9Richard Mentor JohnsonRichard Mentor Johnson
(1780–1850)
[20][21]
KentuckyMarch 4, 1837March 4, 1841Democratic13.
(1836)
Van BurenU.S. Senator
10John TylerJohn Tyler
(1790–1862)
[22][23]
VirginiaMarch 4, 1841April 4, 1841
(Ascended)
Whig14.
(1840)
W. H. HarrisonU.S. Representative
Governor of Virginia
U.S. Senator
President pro tempore of the Senate
4Vacancy by ascensionApril 4, 1841March 4, 1845Tyler
11George M. DallasGeorge M. Dallas
(1792–1864)
[24][25]
PennsylvaniaMarch 4, 1845March 4, 1849Democratic15.
(1844)
PolkMinister to Great Britain
Minister to Russia
U.S. Senator
12Millard FillmoreMillard Fillmore
(1800–1874)
[26][27]
New YorkMarch 4, 1849July 9, 1850
(Ascended)
Whig16.
(1848)
TaylorU.S. Representative
5Vacancy by ascensionJuly 9, 1850March 4, 1853Fillmore
13William R. KingWilliam R. King
(1786–1853)
[28][29]
AlabamaMarch 4, 1853[n 3]April 18, 1853
(Died)
Democratic17.
(1852)
PierceU.S. Representative
U.S. Senator
President pro tempore of the Senate
Minister to France
6Vacancy by deathApril 18, 1853March 4, 1857
14John C. BreckinridgeJohn C. Breckinridge
(1821–1875)
[30][31]
KentuckyMarch 4, 1857March 4, 1861Democratic18.
(1856)
BuchananU.S. Representative
U.S. Senator
15Hannibal HamlinHannibal Hamlin
(1809–1891)
[32][33]
MaineMarch 4, 1861March 4, 1865Republican19.
(1860)
LincolnU.S. Representative
U.S. Senator
Governor of Maine
16Andrew JohnsonAndrew Johnson
(1808–1875)
[34][35]
TennesseeMarch 4, 1865April 15, 1865
(Ascended)
Democratic20.
(1864)
U.S. Representative
U.S. Senator
Governor of Tennessee
7Vacancy by ascensionApril 15, 1865March 4, 1869A. Johnson
17Schuyler ColfaxSchuyler Colfax
(1823–1885)
[36][37]
IndianaMarch 4, 1869March 4, 1873Republican21.
(1868)
GrantU.S. Representative
Speaker of the House
18Henry WilsonHenry Wilson
(1812–1875)
[38][39]
MassachusettsMarch 4, 1873November 22, 1875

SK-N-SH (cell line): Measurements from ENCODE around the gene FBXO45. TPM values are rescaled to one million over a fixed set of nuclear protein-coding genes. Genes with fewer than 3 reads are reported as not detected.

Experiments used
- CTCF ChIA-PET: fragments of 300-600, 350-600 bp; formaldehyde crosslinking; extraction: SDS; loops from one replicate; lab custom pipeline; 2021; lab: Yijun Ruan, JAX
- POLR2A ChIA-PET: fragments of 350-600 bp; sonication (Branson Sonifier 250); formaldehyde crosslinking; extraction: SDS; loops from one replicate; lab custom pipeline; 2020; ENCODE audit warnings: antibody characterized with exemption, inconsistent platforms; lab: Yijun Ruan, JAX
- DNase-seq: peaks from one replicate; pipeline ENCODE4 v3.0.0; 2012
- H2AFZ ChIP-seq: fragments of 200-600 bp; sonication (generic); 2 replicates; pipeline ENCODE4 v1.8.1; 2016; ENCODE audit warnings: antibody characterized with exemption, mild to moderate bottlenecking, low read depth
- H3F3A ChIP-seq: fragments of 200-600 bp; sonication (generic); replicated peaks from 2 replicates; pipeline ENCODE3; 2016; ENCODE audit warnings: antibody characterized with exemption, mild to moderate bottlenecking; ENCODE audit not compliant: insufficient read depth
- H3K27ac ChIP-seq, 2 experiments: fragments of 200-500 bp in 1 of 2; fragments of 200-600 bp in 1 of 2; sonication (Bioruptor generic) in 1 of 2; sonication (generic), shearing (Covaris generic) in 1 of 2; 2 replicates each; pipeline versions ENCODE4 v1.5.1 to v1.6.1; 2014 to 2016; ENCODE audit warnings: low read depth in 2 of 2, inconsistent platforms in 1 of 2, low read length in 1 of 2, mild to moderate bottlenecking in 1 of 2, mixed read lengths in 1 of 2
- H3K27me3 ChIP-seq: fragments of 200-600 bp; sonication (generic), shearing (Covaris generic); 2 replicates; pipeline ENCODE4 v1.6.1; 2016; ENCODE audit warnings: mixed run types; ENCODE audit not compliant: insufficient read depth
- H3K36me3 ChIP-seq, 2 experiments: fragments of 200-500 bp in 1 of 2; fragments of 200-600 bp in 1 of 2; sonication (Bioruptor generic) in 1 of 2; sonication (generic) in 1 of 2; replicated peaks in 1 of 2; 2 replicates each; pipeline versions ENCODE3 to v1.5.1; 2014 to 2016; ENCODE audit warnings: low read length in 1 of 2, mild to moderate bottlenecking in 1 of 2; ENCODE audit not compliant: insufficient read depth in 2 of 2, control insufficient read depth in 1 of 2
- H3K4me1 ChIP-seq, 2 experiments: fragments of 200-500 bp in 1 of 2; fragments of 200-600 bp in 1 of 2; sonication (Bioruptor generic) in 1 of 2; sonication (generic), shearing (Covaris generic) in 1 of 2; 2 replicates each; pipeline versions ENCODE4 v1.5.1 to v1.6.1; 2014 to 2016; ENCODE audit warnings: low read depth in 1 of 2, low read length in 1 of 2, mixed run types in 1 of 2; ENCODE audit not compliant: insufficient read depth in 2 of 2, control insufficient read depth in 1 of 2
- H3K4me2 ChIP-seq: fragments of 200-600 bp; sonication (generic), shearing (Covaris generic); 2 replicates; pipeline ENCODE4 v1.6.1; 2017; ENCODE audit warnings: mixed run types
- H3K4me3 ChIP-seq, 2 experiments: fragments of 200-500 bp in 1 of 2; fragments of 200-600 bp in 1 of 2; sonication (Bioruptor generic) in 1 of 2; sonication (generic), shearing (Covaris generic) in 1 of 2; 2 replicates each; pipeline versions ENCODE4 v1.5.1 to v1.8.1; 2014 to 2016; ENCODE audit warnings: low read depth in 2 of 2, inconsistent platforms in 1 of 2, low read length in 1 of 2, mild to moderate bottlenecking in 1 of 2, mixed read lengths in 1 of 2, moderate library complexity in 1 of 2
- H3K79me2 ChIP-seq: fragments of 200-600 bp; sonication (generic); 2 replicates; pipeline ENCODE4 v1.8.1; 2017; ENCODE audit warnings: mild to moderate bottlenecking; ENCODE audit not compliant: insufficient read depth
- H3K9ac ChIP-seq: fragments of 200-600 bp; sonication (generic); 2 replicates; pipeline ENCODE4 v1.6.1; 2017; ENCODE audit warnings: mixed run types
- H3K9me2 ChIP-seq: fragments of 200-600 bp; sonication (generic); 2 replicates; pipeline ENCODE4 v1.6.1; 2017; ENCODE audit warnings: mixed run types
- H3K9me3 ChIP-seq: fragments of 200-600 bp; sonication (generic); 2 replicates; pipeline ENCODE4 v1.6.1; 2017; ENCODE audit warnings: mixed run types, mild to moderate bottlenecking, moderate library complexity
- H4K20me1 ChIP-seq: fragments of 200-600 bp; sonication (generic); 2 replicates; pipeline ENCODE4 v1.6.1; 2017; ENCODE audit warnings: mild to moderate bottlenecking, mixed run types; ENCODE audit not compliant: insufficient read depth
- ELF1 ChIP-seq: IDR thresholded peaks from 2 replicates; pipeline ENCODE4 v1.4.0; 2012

(Died)
Republican22.
(1872)
U.S. Senator
8Vacancy by deathNovember 22, 1875March 4, 1877
19William A. WheelerWilliam A. Wheeler
(1819–1887)
[40][41]
New YorkMarch 4, 1877March 4, 1881Republican23.
(1876)
HayesU.S. Representative
20Chester A. ArthurChester A. Arthur
(1829–1886)
[42][43]
New YorkMarch 4, 1881September 19, 1881
(Ascended)
Republican24.
(1880)
GarfieldChairman of the New York Republican Party[n 4]
9Vacancy by ascensionSeptember 19, 1881March 4, 1885Arthur
21Thomas HendricksThomas A. Hendricks
(1819–1885)
[44][45]
IndianaMarch 4, 1885November 25, 1885
(Died)
Democratic25.
(1884)
ClevelandU.S. Representative
U.S. Senator
Governor of Indiana
10Vacancy by deathNovember 25, 1885March 4, 1889
22Levi MortonLevi P. Morton
(1824–1920)
[46][47]
New YorkMarch 4, 1889March 4, 1893Republican26.
(1888)
B. HarrisonU.S. Representative
Minister to France
Governor of New York
23Adlai E. StevensonAdlai Stevenson I
(1835–1914)
[48][49]
IllinoisMarch 4, 1893March 4, 1897Democratic27.
(1892)
ClevelandU.S. Representative
24Garret HobartGarret Hobart
(1844–1899)
[50][51]
New JerseyMarch 4, 1897November 21, 1899
(Died)
Republican28.
(1896)
McKinleyPresident of the New Jersey Senate
11Vacancy by deathNovember 21, 1899March 4, 1901
25Theodore RooseveltTheodore Roosevelt
(1858–1919)
[52][53]
New YorkMarch 4, 1901September 14, 1901
(Ascended)
Republican29.
(1900)
Governor of New York
12Vacancy by ascensionSeptember 14, 1901March 4, 1905T. Roosevelt
26Charles W. FairbanksCharles W. Fairbanks
(1852–1918)
[54][55]
IndianaMarch 4, 1905March 4, 1909Republican30.
(1904)
U.S. Senator
27James S. ShermanJames S. Sherman
(1855–1912)
[56][57]
New YorkMarch 4, 1909October 30, 1912
(Died)
Republican31.
(1908)
TaftU.S. Representative
13Vacancy by deathOctober 30, 1912March 4, 1913
28Thomas R. MarshallThomas R. Marshall
(1854–1925)
[58][59]
IndianaMarch 4, 1913March 4, 1921Democratic32.
(1912)
WilsonGovernor of Indiana
33.
(1916)
29Calvin CoolidgeCalvin Coolidge
(1872–1933)
[60][61]
MassachusettsMarch 4, 1921August 2, 1923
(Ascended)
Republican34.
(1920)
HardingGovernor of Massachusetts
14Vacancy by ascensionAugust 2, 1923March 4, 1925Coolidge
30Charles G. DawesCharles G. Dawes
(1865–1951)
[62][63]
IllinoisMarch 4, 1925March 4, 1929Republican35.
(1924)
Director of the Bureau of the Budget[n 5]
31Charles CurtisCharles Curtis
(1860–1936)
[64][65]
KansasMarch 4, 1929March 4, 1933Republican36.
(1928)
HooverU.S. Senator
President pro tempore of the Senate
Senate Majority Leader
32John Nance GarnerJohn Nance Garner
(1868–1967)
[66][67]
TexasMarch 4, 1933January 20, 1941Democratic37.
(1932)
F. D. RooseveltU.S. Representative
Speaker of the House
38.
(1936)
33Henry A. WallaceHenry A. Wallace
(1888–1965)
[68][69]
IowaJanuary 20, 1941January 20, 1945Democratic39.
(1940)